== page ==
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The Streets: Original Pirate Material

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The Streets

Album: Original Pirate Material
Label: Vice/Atlantic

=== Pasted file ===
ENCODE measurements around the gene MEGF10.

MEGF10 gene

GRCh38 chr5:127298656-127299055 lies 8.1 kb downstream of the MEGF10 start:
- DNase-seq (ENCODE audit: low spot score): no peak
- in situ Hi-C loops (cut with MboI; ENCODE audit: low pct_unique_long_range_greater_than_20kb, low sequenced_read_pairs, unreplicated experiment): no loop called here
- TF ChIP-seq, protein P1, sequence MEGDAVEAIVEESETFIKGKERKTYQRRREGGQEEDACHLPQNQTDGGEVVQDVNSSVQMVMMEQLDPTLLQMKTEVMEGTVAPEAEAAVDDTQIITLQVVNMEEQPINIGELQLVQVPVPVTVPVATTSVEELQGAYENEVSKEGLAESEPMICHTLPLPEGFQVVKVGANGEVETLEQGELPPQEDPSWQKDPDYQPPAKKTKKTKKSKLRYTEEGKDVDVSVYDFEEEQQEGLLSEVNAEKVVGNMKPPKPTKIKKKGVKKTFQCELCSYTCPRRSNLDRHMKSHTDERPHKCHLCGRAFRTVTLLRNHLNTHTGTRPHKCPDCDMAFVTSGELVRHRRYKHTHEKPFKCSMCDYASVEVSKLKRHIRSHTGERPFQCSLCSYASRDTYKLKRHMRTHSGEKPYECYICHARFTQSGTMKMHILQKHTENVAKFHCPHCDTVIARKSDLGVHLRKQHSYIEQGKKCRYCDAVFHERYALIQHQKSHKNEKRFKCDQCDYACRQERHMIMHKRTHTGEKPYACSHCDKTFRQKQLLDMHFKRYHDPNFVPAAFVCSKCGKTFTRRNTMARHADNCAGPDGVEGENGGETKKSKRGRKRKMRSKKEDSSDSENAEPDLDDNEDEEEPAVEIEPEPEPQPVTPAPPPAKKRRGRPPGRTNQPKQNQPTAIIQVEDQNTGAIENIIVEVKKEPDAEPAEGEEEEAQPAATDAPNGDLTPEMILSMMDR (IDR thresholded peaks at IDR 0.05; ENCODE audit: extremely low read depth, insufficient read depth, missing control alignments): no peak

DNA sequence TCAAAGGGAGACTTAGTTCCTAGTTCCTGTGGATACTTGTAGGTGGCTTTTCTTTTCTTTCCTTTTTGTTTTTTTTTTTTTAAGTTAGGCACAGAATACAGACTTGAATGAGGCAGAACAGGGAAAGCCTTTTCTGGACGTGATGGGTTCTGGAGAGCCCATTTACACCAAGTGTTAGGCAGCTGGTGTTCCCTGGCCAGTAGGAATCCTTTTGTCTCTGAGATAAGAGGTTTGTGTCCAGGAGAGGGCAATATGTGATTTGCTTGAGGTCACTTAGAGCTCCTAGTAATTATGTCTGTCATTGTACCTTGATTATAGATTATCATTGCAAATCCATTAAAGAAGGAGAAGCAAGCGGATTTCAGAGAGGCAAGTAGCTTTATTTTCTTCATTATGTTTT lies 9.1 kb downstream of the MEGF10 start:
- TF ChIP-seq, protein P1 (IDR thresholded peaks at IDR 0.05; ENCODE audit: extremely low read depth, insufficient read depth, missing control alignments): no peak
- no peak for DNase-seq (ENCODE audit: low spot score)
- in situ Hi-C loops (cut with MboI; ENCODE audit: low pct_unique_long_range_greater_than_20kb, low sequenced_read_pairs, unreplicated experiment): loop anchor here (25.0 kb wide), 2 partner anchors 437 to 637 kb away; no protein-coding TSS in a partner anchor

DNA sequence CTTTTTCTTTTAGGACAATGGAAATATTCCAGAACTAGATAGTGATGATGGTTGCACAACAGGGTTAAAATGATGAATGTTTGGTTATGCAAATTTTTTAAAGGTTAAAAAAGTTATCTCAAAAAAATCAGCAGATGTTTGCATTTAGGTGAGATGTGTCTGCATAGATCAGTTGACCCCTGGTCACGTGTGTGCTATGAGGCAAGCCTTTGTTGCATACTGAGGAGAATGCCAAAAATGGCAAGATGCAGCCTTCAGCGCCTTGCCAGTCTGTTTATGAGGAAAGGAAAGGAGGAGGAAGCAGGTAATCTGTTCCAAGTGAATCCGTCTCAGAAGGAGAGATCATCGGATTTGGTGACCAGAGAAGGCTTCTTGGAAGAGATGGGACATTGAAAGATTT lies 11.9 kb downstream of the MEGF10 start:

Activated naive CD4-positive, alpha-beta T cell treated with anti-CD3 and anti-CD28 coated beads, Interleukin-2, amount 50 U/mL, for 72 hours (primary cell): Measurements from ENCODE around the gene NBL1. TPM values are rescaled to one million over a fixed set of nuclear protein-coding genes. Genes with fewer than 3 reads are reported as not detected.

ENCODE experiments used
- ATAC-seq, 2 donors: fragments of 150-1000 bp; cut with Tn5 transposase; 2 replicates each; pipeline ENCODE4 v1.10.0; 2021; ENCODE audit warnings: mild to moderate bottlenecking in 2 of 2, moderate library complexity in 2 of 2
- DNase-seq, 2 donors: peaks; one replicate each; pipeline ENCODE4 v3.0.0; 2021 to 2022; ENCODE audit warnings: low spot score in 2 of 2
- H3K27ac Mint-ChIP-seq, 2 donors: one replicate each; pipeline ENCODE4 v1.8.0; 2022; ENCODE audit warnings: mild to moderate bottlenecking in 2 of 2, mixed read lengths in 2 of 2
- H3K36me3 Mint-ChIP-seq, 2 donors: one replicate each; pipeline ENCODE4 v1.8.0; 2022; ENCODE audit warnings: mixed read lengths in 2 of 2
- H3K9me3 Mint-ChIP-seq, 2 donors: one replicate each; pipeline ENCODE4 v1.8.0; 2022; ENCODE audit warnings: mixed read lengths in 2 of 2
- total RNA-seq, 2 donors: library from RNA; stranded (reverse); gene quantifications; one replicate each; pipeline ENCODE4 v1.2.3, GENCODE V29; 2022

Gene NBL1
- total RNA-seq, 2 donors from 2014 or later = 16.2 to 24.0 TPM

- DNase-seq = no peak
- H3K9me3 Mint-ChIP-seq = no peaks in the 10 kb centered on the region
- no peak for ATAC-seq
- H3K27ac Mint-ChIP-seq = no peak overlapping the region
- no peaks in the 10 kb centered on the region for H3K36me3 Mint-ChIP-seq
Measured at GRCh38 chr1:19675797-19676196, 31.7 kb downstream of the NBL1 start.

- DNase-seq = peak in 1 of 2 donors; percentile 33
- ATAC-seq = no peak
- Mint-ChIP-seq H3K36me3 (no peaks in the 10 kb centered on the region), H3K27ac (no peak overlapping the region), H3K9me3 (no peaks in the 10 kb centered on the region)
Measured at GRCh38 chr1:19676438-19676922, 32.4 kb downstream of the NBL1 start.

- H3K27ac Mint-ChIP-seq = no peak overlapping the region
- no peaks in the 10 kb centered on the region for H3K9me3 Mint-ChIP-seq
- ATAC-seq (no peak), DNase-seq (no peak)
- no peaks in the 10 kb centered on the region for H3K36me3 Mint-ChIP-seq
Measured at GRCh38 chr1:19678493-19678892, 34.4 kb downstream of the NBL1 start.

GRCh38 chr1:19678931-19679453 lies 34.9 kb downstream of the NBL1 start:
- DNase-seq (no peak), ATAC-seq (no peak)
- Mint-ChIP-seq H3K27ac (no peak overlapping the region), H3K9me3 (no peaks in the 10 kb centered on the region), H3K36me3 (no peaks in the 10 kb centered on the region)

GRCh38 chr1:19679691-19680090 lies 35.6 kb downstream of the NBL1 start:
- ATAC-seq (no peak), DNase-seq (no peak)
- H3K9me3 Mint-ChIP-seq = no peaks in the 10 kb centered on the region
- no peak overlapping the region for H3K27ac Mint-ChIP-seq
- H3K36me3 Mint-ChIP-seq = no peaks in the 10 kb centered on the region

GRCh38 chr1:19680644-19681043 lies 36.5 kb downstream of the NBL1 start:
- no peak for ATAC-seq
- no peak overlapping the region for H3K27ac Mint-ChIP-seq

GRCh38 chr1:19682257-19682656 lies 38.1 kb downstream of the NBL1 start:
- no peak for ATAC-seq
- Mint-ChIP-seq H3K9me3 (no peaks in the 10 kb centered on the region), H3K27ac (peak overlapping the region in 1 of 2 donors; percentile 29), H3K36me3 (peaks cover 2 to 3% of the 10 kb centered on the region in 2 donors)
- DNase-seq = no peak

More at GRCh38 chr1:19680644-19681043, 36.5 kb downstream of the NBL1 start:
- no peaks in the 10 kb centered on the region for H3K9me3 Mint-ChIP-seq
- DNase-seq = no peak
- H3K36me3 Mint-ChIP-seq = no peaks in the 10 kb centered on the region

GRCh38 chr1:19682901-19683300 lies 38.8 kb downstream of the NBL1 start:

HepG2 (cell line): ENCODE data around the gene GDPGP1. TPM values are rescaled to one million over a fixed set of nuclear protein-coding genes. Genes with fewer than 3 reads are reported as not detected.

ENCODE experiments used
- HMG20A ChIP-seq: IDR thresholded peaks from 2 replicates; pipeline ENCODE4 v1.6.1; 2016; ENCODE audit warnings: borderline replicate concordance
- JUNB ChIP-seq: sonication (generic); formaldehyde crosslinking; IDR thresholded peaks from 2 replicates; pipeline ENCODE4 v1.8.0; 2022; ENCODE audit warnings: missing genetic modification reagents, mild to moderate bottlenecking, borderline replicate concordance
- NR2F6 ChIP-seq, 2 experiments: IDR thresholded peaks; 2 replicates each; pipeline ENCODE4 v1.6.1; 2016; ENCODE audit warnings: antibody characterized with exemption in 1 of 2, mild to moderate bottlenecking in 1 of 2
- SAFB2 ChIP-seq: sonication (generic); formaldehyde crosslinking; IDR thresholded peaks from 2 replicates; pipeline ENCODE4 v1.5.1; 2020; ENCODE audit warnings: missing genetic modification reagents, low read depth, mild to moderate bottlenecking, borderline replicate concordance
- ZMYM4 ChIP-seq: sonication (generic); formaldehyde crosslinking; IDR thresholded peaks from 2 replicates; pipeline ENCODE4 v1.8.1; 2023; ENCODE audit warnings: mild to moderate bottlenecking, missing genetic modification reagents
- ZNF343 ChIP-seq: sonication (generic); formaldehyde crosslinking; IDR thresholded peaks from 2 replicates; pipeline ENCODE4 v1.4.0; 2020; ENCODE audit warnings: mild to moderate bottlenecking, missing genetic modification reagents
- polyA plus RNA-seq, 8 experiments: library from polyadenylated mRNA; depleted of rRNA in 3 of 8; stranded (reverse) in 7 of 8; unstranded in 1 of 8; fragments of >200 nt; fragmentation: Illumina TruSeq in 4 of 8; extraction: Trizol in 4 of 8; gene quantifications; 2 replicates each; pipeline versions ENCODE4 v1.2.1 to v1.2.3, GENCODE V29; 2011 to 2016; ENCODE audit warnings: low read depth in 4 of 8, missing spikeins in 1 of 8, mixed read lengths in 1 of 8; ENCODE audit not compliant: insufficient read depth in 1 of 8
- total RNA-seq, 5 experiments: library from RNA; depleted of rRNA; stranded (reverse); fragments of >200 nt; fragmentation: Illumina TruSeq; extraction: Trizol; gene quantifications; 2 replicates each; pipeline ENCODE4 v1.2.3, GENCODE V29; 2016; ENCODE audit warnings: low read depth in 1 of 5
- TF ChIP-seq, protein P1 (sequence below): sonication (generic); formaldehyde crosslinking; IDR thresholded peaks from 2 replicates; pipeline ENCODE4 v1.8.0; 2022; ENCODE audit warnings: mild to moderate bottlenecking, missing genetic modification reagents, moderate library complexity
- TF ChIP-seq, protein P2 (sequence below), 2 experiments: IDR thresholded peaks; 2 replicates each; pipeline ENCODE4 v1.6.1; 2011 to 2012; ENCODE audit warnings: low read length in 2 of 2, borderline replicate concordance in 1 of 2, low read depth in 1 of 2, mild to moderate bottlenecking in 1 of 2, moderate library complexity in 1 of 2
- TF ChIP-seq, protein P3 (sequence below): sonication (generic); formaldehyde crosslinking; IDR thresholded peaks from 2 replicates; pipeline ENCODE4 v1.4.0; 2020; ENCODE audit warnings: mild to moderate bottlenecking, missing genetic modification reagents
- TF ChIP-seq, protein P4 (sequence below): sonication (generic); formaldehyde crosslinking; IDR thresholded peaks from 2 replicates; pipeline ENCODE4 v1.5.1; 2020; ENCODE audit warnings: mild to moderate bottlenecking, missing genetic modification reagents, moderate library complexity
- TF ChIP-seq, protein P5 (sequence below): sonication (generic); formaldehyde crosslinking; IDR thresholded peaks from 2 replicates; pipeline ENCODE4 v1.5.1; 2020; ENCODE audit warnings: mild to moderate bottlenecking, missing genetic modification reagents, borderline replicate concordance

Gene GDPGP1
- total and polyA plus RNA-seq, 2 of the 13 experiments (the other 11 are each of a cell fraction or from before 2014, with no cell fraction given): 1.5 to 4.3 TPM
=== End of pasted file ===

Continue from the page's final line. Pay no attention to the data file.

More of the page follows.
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As soon as his early singles started popping up on import mix-discs, Mike Skinner (who raps under the name The Streets) signaled a departure from the standard MC patter and deliciously vacuous pop vocals that govern England's two-step garage scene. A consummate lifestyle narrator who favors premise over pose, Skinner came out of nowhere as a droopy-eyed spokesman for a culture's worth of pub-going "geezers" and their soft-and-hard ideals. Narrative sweep and gameful rhymes earned Skinner the mantle of "the English Eminem," but hip-hop's fixation on pride-in-ownership proselytizing gets cast in a harshly reductive light by an album as rich and singular as Original Pirate Material. Now hitting the U.S. after garnering hype and a Mercury Prize nomination in England, Material presents Skinner as a pen-wielding sage haunting the clubs and couches of post-rave London. Over skeletal two-step beats and expansive hip-hop bangers, he toasts tales of "deep-seated urban decay" and the good life as defined by good weed and good video games. Marked by the string-swept gladiatorial intro "Turn The Page" and the bitingly funny boozer-vs.-pothead PSA "The Irony Of It All," Skinner ranges from high poetics to daily drudgery, both fitted to a flat vocal delivery rounded out by earnest ambition and comely slang ("'round here we say birds, not bitches"). Beats built around anthemic rave rewinds and the ghost-town trumpet of The Specials point to a distinctly British brand of hip-hop, but Skinner's lyrics are best at expanding the genre's hold over stateside concerns. Doing well by hip-hop's ability to paint a culture with rhymes and flows, he dots his mates' malaise with memories of halcyon rave days, wrapping recollections of his first Ecstasy hit and floaty musical transport into a spellbound bit of nostalgia on "Weak Become Heroes." Heard as a rap album, Original Pirate Material provides a compelling picture of the style wrapping itself around a different milieu. But taken on his own terms, Skinner reaches too deep and true to sound like anything but a remarkable talent in any genre.